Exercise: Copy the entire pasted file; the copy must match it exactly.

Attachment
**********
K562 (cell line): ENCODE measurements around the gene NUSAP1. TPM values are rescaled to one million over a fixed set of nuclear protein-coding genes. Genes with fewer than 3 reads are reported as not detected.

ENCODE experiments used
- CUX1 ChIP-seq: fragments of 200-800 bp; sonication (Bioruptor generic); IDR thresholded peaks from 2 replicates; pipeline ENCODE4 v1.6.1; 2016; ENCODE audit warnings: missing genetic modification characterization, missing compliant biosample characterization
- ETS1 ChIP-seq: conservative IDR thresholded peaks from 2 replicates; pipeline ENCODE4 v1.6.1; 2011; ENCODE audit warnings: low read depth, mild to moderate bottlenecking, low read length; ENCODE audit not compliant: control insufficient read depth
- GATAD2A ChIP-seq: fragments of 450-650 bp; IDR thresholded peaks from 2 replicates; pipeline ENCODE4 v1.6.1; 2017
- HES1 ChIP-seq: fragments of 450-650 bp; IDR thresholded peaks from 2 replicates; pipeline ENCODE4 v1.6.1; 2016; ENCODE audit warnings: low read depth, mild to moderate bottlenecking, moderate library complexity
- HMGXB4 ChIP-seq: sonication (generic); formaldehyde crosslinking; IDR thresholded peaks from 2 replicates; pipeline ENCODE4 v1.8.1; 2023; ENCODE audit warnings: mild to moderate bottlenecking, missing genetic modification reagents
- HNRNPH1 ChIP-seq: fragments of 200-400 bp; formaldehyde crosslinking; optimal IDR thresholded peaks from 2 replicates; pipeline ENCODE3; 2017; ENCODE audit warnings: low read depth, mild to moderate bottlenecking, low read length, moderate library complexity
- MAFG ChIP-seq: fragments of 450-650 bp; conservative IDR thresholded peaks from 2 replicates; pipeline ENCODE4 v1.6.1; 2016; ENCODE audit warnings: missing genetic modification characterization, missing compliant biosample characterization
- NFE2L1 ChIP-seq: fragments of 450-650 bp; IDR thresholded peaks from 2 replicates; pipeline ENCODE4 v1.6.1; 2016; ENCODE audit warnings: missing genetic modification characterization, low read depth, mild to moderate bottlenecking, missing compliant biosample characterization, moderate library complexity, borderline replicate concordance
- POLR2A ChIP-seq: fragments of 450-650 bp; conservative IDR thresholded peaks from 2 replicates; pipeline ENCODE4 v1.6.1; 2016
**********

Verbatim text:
K562 (cell line): ENCODE measurements around the gene NUSAP1. TPM values are rescaled to one million over a fixed set of nuclear protein-coding genes. Genes with fewer than 3 reads are reported as not detected.

ENCODE experiments used
- CUX1 ChIP-seq: fragments of 200-800 bp; sonication (Bioruptor generic); IDR thresholded peaks from 2 replicates; pipeline ENCODE4 v1.6.1; 2016; ENCODE audit warnings: missing genetic modification characterization, missing compliant biosample characterization
- ETS1 ChIP-seq: conservative IDR thresholded peaks from 2 replicates; pipeline ENCODE4 v1.6.1; 2011; ENCODE audit warnings: low read depth, mild to moderate bottlenecking, low read length; ENCODE audit not compliant: control insufficient read depth
- GATAD2A ChIP-seq: fragments of 450-650 bp; IDR thresholded peaks from 2 replicates; pipeline ENCODE4 v1.6.1; 2017
- HES1 ChIP-seq: fragments of 450-650 bp; IDR thresholded peaks from 2 replicates; pipeline ENCODE4 v1.6.1; 2016; ENCODE audit warnings: low read depth, mild to moderate bottlenecking, moderate library complexity
- HMGXB4 ChIP-seq: sonication (generic); formaldehyde crosslinking; IDR thresholded peaks from 2 replicates; pipeline ENCODE4 v1.8.1; 2023; ENCODE audit warnings: mild to moderate bottlenecking, missing genetic modification reagents
- HNRNPH1 ChIP-seq: fragments of 200-400 bp; formaldehyde crosslinking; optimal IDR thresholded peaks from 2 replicates; pipeline ENCODE3; 2017; ENCODE audit warnings: low read depth, mild to moderate bottlenecking, low read length, moderate library complexity
- MAFG ChIP-seq: fragments of 450-650 bp; conservative IDR thresholded peaks from 2 replicates; pipeline ENCODE4 v1.6.1; 2016; ENCODE audit warnings: missing genetic modification characterization, missing compliant biosample characterization
- NFE2L1 ChIP-seq: fragments of 450-650 bp; IDR thresholded peaks from 2 replicates; pipeline ENCODE4 v1.6.1; 2016; ENCODE audit warnings: missing genetic modification characterization, low read depth, mild to moderate bottlenecking, missing compliant biosample characterization, moderate library complexity, borderline replicate concordance
- POLR2A ChIP-seq: fragments of 450-650 bp; conservative IDR thresholded peaks from 2 replicates; pipeline ENCODE4 v1.6.1; 2016